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A robot gets a face of living ‘skin’ that allows it to smile

An image released by University of Tokyo researchers shows a robot smiling, with the help of mechanical actuators beneath a flexible layer of living skin.
Takeuchi et al. CC-BY-ND
An image released by University of Tokyo researchers shows a robot smiling, with the help of mechanical actuators beneath a flexible layer of living skin.

If humanoid robots make you a bit queasy — would it help if they had fleshy faces that can smile at you?

The uncanny feat is the result of new technology using engineered living skin tissue and human-like ligaments to give robots a more natural smile, according to Tokyo University researchers who unveiled their work this week.

“In this study, we managed to replicate human appearance to some extent by creating a face with the same surface material and structure as humans,” professor Shoji Takeuchi, the team leader, said in a news release. In the process, he added, “we identified new challenges, such as the necessity for surface wrinkles and a thicker epidermis to achieve a more humanlike appearance.”

The approach promises to make robots more lifelike — and in the future, the researchers say, similar techniques could also be used on humans, in the cosmetics and plastic surgery industries. Their findings were published in the journal Cell Reports Physical Science.

A new method of binding living skin tissue to a robotic skeleton will allow more humanlike expressions and better range of motion, according to researchers from the University of Tokyo.
Takeuchi et al. CC-BY-ND /
A new method of binding living skin tissue to a robotic skeleton will allow more humanlike expressions and better range of motion, according to researchers from the University of Tokyo.

To overlay and connect the lab-produced skin on a robotic skeleton, a layer of collagen gel containing cultured human dermal fibroblasts (a type of connective tissue cell) binds to an innovative system of tiny V-shaped perforations in the surface, letting the skin move with the underlying structure without tearing or peeling. The work of muscles — creating a smile, and other motions — is done by actuators.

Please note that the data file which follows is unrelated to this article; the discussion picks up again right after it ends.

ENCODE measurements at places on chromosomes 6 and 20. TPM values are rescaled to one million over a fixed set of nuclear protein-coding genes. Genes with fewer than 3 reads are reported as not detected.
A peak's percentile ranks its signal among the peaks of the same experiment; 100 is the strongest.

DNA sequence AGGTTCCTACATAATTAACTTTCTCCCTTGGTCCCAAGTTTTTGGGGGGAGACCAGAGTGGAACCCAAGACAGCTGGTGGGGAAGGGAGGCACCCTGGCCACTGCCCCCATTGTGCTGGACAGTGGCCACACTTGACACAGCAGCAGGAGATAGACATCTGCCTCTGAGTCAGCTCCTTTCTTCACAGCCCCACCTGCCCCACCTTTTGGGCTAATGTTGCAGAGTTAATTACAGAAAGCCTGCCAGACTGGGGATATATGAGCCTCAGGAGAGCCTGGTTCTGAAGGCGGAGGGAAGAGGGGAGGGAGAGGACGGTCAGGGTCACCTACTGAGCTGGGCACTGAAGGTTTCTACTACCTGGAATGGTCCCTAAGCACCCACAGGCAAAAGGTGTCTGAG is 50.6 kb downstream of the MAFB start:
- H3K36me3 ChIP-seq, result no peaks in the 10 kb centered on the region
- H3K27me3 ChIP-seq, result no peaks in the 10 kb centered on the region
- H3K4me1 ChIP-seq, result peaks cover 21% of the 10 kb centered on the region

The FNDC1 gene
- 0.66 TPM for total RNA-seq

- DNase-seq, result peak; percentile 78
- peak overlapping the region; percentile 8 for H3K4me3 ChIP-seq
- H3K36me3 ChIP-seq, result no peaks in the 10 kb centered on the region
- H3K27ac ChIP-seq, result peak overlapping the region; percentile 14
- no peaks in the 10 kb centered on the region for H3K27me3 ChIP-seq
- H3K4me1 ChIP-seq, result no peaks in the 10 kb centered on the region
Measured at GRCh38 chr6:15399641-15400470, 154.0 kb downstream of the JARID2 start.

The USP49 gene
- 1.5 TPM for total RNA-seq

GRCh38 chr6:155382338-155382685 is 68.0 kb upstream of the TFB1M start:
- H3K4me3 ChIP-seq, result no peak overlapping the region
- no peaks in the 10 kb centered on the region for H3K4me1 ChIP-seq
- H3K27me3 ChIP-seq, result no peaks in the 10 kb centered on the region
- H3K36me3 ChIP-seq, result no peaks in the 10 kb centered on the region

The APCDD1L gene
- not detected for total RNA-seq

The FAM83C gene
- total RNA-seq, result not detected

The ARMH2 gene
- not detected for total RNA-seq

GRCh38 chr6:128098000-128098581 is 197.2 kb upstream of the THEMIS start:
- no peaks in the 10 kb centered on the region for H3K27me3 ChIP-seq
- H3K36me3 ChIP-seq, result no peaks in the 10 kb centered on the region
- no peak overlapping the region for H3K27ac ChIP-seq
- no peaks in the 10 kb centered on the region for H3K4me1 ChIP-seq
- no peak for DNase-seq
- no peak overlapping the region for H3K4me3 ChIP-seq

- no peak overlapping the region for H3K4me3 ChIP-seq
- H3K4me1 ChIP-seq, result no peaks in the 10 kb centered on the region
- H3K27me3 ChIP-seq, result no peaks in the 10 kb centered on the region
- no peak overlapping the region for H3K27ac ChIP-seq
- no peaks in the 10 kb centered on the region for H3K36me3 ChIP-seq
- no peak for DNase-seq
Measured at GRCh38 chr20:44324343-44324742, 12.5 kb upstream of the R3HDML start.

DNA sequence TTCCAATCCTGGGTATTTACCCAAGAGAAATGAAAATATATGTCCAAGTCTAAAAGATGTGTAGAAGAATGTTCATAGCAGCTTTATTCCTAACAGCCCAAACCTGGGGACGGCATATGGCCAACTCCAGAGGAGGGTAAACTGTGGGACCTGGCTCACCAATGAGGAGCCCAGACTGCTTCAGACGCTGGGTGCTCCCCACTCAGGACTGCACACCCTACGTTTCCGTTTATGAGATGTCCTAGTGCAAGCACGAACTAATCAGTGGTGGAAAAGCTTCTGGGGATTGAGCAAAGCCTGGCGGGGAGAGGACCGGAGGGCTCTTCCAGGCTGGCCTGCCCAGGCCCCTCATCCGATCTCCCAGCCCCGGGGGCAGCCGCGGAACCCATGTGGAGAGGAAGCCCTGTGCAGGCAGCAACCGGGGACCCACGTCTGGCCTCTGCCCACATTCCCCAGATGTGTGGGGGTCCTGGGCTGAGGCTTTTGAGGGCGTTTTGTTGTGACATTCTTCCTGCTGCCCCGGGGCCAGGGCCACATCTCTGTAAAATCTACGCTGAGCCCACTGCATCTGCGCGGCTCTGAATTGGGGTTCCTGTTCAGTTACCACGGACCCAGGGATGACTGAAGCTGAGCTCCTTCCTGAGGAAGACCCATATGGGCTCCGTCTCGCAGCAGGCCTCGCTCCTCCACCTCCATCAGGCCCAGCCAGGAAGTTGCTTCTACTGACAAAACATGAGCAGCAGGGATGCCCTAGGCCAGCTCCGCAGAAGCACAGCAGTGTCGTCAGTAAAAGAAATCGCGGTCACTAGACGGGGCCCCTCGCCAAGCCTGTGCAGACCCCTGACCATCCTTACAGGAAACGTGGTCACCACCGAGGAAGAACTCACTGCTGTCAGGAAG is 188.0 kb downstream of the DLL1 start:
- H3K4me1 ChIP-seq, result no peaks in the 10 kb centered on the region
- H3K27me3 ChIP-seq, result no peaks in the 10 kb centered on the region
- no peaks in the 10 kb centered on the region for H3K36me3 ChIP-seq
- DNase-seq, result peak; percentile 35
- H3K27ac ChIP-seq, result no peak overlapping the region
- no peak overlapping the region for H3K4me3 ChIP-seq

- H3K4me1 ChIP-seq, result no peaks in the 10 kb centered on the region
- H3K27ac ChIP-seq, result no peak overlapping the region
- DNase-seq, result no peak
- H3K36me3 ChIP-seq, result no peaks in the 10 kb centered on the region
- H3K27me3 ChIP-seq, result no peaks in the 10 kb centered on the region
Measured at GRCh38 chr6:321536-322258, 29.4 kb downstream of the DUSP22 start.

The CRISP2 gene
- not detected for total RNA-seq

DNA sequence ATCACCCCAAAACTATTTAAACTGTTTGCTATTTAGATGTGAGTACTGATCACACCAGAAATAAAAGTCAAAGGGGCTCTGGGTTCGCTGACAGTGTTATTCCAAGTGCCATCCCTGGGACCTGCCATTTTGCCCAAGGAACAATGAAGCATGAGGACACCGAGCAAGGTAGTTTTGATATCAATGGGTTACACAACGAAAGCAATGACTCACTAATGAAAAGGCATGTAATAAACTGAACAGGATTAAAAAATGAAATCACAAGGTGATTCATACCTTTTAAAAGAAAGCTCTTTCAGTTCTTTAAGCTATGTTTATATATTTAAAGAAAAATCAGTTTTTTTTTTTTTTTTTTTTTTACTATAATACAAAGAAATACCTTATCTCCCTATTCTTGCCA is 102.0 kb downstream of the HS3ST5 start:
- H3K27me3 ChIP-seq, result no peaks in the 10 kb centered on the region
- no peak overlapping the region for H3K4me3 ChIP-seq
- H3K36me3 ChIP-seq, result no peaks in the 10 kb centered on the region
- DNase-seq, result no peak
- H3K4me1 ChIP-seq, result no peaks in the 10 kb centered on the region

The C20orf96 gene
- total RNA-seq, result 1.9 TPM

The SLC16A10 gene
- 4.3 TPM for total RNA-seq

Takeuchi's Biohybrid Systems Laboratory has previously engineered skin that can heal, created small robots with biological muscle tissue, and 3D printed lab-grown meat. He says the latest work on living skin has a string of potential next steps.

“Self-healing is a big deal — some chemical-based materials can be made to heal themselves, but they require triggers such as heat, pressure or other signals, and they also do not proliferate like cells,” he said. “Biological skin repairs minor lacerations as ours does, and nerves and other skin organs can be added for use in sensing and so on.”

It’s critical for robots to have the ability to heal and self-repair, the researchers said in their study, because even small scratches could develop into serious impairments.

Biomimetic robots could also become even more realistic with thicker skin, Takeuchi said, adding that future projects could look to add sensors, pores and even sweat glands and fat. The team’s paper says their work could also bring insights into how humans’ wrinkles are formed. And by incorporating more sophisticated actuators and eventually, cultured muscle tissue, their approach could help robots in the future move in fluid, humanlike ways.

For now, the robot can't feel its face, putting it in a category pioneered by Abel Tesfaye, a.k.a. The Weeknd. Not long ago, many of us smiled when technology managed to put the singer's words about his face into the mouth of a U.S. president.

Copyright 2024 NPR

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Bill Chappell
Bill Chappell is a writer and editor on the News Desk in the heart of NPR's newsroom in Washington, D.C.